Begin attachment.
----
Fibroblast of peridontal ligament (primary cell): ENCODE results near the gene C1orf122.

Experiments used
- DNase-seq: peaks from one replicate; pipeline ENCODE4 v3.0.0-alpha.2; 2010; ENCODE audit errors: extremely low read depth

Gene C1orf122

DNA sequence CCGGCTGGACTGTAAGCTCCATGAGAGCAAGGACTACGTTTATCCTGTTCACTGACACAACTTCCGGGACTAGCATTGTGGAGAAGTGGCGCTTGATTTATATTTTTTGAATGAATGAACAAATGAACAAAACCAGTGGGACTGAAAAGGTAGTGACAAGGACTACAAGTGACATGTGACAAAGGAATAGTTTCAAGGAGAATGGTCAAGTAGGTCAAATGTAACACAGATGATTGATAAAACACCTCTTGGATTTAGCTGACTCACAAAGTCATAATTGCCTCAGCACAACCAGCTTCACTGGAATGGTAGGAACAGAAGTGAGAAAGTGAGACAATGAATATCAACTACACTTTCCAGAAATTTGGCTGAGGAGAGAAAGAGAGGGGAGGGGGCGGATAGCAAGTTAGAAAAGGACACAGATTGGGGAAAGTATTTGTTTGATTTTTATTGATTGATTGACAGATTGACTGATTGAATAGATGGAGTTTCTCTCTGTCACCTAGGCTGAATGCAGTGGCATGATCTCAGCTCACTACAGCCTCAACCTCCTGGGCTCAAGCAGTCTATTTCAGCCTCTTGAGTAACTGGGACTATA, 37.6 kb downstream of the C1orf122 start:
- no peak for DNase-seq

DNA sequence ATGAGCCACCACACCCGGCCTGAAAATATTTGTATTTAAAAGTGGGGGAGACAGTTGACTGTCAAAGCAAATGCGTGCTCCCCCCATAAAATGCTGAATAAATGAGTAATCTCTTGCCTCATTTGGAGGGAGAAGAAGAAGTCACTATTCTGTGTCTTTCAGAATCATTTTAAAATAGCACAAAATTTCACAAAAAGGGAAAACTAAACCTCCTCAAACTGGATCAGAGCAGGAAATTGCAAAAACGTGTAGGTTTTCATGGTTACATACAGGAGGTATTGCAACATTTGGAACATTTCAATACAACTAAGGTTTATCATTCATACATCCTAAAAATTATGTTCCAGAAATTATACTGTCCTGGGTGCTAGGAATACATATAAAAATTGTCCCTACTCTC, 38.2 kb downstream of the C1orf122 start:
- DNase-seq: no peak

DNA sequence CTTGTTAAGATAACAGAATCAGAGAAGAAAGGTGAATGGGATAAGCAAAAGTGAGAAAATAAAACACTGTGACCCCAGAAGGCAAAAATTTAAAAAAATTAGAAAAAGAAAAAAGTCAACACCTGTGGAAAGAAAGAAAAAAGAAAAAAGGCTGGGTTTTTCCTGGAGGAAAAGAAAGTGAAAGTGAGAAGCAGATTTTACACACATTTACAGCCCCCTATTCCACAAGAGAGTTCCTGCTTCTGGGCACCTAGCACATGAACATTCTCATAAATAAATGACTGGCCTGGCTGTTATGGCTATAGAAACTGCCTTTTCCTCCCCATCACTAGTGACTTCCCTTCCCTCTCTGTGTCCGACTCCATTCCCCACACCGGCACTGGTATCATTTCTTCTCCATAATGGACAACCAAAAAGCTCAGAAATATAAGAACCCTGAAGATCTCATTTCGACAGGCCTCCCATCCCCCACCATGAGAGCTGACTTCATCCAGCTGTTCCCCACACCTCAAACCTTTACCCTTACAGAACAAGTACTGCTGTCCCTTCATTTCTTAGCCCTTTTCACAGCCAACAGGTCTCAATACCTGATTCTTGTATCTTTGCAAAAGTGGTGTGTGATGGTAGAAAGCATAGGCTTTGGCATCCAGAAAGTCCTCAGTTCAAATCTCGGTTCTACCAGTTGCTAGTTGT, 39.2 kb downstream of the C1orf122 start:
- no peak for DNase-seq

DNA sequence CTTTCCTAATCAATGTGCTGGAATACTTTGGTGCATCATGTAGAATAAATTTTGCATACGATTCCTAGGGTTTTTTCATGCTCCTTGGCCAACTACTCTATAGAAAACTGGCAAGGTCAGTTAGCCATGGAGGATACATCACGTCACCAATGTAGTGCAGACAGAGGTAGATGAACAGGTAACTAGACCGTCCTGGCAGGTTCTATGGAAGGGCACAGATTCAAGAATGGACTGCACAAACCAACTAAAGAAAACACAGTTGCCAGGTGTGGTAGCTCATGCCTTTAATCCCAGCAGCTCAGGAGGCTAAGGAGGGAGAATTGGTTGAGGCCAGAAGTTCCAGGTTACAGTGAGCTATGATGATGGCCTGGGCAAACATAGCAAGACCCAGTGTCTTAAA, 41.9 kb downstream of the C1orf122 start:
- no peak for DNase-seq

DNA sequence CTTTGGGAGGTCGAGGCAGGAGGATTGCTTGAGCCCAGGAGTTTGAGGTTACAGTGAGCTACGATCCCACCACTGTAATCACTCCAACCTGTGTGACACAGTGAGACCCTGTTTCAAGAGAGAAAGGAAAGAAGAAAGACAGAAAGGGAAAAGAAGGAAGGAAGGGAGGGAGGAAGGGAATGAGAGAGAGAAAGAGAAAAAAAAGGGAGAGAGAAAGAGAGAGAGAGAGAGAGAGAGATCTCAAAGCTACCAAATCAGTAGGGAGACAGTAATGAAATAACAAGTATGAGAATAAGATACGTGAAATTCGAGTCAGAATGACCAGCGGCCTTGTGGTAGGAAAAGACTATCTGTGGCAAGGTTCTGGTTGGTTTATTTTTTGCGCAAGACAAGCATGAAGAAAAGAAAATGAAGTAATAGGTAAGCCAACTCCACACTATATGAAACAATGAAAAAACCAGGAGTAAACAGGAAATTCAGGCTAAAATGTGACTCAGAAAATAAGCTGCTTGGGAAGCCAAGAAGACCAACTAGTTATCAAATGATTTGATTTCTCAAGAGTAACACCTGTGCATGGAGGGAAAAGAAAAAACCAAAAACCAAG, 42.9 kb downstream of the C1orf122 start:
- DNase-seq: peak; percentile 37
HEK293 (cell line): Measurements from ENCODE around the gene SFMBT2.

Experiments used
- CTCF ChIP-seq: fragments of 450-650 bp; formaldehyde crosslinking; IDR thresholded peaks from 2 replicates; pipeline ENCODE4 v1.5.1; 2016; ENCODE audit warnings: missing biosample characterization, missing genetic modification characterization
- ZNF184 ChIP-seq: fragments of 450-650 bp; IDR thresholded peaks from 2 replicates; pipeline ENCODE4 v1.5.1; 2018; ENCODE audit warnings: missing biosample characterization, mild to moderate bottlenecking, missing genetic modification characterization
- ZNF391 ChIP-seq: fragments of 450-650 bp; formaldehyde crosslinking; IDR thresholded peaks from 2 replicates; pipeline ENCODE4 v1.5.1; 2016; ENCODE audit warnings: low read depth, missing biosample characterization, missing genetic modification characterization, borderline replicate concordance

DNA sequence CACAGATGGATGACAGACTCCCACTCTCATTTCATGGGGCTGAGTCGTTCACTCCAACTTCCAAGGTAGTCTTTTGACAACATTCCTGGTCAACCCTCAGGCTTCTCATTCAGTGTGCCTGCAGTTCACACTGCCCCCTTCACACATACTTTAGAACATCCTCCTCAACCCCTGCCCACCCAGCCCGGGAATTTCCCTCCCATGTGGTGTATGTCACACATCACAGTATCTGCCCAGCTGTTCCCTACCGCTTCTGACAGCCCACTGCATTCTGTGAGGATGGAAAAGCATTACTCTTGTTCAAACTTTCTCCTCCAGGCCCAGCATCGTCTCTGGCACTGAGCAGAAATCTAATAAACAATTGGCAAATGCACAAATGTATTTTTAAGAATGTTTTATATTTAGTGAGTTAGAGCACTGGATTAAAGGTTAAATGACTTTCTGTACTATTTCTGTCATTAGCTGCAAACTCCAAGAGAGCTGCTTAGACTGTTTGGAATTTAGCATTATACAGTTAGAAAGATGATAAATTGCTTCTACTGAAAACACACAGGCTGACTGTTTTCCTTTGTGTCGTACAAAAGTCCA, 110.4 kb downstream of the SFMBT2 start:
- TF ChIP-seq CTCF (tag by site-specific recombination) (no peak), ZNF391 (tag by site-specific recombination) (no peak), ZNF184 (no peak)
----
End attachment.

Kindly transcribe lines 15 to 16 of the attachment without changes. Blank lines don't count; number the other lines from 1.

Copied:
HEK293 (cell line): Measurements from ENCODE around the gene SFMBT2.

Experiments used